Monday, December 8, 2008

Death of Madame du Barry



Jeanne Bécu, Comtesse du Barry, the notorious mistress of Louis XV, was guillotined on December 8, 1793. Madame du Barry was the successor of Madame de Pompadour in Louis XV's affections. At the court of Versailles she belonged to the party opposing the Choiseul-Pompadour clique which had arranged the marriage of the Dauphin Louis-Auguste to Marie-Antoinette of Lorraine-Austria. Madame du Barry was allied with the royal family, who were against the Austrian marriage. The daughters of Louis XV, although she was more or less on their side, would have disliked anyone who shared their father's bed, on moral grounds. It was they who encouraged the teenage Marie-Antoinette not to speak to Madame du Barry. The young princess shunned the courtesan, causing a diplomatic crisis. The aunts were not always prudent in the guidance of their nephew's bride, whom they ultimately damaged through their own pettiness and gossip.

Much has been made of Marie-Antoinette's refusal to speak to the royal mistress, but it was the kind of power play that happened in courts all over Europe. I sometimes wonder that if Marie-Antoinette had lived to be an old lady and had died peacefully in her bed, if anyone in posterity would have given the incident between her and Madame du Barry a second thought. Because Marie-Antoinette died stripped of all human dignity, after being destroyed in practically every way a woman can be destroyed, with her reputation in shreds, people are always looking for reasons that led to such a dreadful fate. Hence the focus on the early rift with Du Barry, which but for the debacles that followed, would have been forgotten.

It is said that Madame du Barry became hysterical on her way to execution, begging them not to hurt her. Her last words to the executioner: "Encore un moment, monsieur le bourreau, un petit moment." ("One moment more, executioner, one little moment.") Unfortunately for her, the moment had passed.

Share

8 comments:

Lee Hamilton said...

I liked Asia Argento's performance as du Barry in Sophie Coppola's recent film. I'm not sure how accurate it was, but given that it was a fairly small part in the film, it was a colourful & memorable portrayal.

Marie said...

Elena,

As a lover of history and a newcomer to this chapter in history, I wonder if you might be able to tell me why the Comtesse was guillotined? Even though she was Louis XV's mistress, how did she fit into the anger of the revolutionaries?

elena maria vidal said...

Hi, Lee, thanks for your input. I thought Asia indeed made the most of the part. The resemblance to the real Madame du Barry is a bit questionable though, since La Barry would probably have known better than to belch loudly in public.

Good question, Marie. At that point, just about anyone associated with the Old Regime was being put to death. Even the Duke of Orleans, who had conspired with the revolutionaries and voted for the death of Louis XVI, his own cousin, was guillotined.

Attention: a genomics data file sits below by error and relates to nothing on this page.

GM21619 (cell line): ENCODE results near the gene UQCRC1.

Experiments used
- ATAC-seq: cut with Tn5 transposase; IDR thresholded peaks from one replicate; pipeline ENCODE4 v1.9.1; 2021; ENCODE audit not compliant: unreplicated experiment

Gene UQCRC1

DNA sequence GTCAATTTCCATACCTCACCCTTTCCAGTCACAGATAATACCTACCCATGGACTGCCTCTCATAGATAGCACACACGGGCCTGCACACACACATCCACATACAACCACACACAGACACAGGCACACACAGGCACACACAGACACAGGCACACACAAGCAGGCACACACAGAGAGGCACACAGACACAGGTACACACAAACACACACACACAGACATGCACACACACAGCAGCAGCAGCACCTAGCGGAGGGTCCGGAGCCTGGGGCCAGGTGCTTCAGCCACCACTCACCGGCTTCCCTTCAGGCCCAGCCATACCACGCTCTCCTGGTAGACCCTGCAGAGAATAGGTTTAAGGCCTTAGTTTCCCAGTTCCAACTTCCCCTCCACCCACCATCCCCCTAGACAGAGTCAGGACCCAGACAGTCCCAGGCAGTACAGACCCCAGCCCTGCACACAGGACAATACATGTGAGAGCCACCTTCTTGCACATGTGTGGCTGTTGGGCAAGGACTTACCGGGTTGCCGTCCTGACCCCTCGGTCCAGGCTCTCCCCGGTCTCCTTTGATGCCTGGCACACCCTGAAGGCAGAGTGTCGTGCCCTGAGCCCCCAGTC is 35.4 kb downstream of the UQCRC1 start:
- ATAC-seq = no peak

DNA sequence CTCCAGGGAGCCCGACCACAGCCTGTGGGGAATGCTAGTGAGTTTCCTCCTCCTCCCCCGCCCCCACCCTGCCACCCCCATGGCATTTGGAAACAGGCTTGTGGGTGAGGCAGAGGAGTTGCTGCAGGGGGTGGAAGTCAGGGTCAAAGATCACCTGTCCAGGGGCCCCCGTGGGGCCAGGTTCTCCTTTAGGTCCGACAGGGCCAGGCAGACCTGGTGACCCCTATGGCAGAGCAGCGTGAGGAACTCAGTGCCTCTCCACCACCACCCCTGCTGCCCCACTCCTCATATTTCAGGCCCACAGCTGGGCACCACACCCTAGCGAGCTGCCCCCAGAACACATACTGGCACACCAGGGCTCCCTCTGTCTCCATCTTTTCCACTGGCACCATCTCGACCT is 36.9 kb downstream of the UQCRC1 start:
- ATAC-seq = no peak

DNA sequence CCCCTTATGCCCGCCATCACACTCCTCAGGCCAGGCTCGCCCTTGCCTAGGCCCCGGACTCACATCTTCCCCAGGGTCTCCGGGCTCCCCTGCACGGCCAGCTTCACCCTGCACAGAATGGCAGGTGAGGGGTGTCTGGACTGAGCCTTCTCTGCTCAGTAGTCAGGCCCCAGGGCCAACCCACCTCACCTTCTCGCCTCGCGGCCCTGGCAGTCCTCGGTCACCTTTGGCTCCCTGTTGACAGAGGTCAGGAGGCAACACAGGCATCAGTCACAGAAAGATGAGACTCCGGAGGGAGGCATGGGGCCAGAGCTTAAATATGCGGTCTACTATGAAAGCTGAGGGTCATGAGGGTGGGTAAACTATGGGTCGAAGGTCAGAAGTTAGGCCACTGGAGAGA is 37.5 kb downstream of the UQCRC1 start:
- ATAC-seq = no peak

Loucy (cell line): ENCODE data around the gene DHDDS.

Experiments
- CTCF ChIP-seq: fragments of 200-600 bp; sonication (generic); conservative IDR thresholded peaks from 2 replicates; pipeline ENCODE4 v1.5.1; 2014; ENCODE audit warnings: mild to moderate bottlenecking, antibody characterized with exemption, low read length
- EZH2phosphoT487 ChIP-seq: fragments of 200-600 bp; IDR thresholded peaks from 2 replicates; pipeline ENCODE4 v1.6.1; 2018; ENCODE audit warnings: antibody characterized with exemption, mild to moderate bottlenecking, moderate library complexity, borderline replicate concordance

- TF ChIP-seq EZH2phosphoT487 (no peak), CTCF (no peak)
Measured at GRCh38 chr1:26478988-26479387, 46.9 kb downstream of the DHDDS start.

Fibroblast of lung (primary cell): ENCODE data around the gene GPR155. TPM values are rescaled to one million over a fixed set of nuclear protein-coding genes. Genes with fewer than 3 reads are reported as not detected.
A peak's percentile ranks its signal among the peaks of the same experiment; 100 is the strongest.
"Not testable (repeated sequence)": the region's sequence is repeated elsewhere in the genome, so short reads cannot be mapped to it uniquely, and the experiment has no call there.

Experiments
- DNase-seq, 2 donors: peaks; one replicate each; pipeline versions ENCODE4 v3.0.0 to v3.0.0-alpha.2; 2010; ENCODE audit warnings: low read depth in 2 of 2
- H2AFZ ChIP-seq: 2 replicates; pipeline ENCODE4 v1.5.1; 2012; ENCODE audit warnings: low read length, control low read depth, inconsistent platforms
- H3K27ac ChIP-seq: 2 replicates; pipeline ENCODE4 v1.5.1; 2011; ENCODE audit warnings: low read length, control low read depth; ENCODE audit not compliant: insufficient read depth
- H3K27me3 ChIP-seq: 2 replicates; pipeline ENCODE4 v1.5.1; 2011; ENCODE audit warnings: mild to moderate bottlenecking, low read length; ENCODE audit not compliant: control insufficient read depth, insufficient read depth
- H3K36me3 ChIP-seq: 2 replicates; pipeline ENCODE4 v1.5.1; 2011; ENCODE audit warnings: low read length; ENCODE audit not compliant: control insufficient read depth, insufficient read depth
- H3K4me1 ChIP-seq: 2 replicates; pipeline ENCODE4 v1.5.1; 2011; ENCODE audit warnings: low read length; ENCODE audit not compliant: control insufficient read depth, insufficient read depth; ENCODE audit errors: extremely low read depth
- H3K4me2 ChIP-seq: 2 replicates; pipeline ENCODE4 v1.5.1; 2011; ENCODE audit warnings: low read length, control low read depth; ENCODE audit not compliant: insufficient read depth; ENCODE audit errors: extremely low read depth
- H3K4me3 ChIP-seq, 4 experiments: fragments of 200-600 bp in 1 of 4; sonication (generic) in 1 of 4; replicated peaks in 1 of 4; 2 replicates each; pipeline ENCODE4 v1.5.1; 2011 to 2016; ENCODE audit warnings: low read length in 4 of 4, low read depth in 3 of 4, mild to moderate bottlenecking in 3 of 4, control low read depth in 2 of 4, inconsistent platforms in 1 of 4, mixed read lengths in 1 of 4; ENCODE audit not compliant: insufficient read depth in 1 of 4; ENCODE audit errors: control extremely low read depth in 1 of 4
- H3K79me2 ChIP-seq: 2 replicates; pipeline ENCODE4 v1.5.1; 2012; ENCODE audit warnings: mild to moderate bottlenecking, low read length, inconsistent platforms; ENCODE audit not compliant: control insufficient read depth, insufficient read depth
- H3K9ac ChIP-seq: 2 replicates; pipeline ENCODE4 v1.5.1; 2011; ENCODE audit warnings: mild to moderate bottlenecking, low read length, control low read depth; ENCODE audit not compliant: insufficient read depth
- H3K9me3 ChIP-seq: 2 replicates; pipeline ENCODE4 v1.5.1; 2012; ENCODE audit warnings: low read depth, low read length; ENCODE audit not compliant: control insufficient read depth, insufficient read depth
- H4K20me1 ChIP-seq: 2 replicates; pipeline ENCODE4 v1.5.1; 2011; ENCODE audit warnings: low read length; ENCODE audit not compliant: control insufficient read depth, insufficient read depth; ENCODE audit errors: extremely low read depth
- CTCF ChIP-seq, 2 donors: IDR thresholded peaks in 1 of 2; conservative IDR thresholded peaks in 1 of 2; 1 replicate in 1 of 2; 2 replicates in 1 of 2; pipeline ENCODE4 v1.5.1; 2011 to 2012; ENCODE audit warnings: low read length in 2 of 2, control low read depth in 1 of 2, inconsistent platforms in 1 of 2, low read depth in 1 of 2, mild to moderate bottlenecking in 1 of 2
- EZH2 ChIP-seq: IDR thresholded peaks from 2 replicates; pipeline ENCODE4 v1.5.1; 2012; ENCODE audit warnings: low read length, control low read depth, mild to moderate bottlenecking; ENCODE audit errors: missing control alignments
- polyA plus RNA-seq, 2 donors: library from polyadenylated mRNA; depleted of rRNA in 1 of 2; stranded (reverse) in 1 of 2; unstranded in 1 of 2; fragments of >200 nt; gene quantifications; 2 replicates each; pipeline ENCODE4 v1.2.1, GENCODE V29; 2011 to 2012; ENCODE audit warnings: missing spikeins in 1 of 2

dianainvasion said...

I thought Asia Argento's portrayal as Du Barry was horrible. First, physically she looks nothing like her. Du Barry epitomized the standards of French beauty in the 18 century: a curvy round figure, rosy cheeks, white porcelain skin, blue eyes and blond hair. Argento is too skinny and dark for the role.
Personality wise, in the film they get out of their way to show Du Barry as a vulgar woman with no class. By the time Antoinette became Dauphine, Du Barry was an expert in Court etiquette. She had been "polished" and her manners were comparable to the manners of any Court lady.
By the way I also hated Polignac's portrayal in that film. But that belongs to another topic.

elena maria vidal said...

I agree with you on all points, dianainvasion! Completely!

dianainvasion said...

Thanks Elena!
I am actually surprised at the amount of errors and misinterpretations you can find in that movie. Supposedly Antonia Fraser participated in the script as a help with historical references.
I haven't read her book (I heard it was biased and she didn't cite sources all the time).
I have read Zweig and Lever's biographies, both very good. I read Jean Chalon's too and it was terrible. It's still very criticized today.

elena maria vidal said...

Oh, I would have to disagree with you about Zweig and Lever, which I do not care for at all. Zweig dwells too much on an outdated Freudian analysis and Lever is too romantic. Both gloss over the mistreatment of the Dauphin in the Temple. Fraser's would be good except that she insists upon the Fersen myth without giving any proof at all, as does Lever. I think that Bertiere's is one of the best if not the best biography. Delorme's is excellent, too.

thomas said...

I think, after carefull study, that Mdme. du Barry was 'cut' from the same cloth as the Countess de Polignac, in that they could both be characterized as having the down-cast eye look, so prevalent among the 'decadent' women of the courts of the christian kings of france's ancien regime. it would be very diffficult for the hollywood camera to give an accurate portrayal, in that scripts from what norman mailer termed 'factoid manor' require so much eye expression, like w/gary cooper or barbra stanwyck.